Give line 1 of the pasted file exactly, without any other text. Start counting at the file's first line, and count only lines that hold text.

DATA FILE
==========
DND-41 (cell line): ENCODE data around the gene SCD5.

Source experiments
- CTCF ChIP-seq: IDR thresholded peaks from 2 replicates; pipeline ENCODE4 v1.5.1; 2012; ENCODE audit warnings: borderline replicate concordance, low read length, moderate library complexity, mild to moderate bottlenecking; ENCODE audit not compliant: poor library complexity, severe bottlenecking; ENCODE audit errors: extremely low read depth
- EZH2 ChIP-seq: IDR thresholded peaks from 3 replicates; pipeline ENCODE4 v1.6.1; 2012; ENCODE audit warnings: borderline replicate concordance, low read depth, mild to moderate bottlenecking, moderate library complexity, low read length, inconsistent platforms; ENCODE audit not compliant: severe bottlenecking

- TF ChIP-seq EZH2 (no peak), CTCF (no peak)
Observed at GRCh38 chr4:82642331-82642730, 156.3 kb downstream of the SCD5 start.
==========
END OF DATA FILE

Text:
DND-41 (cell line): ENCODE data around the gene SCD5.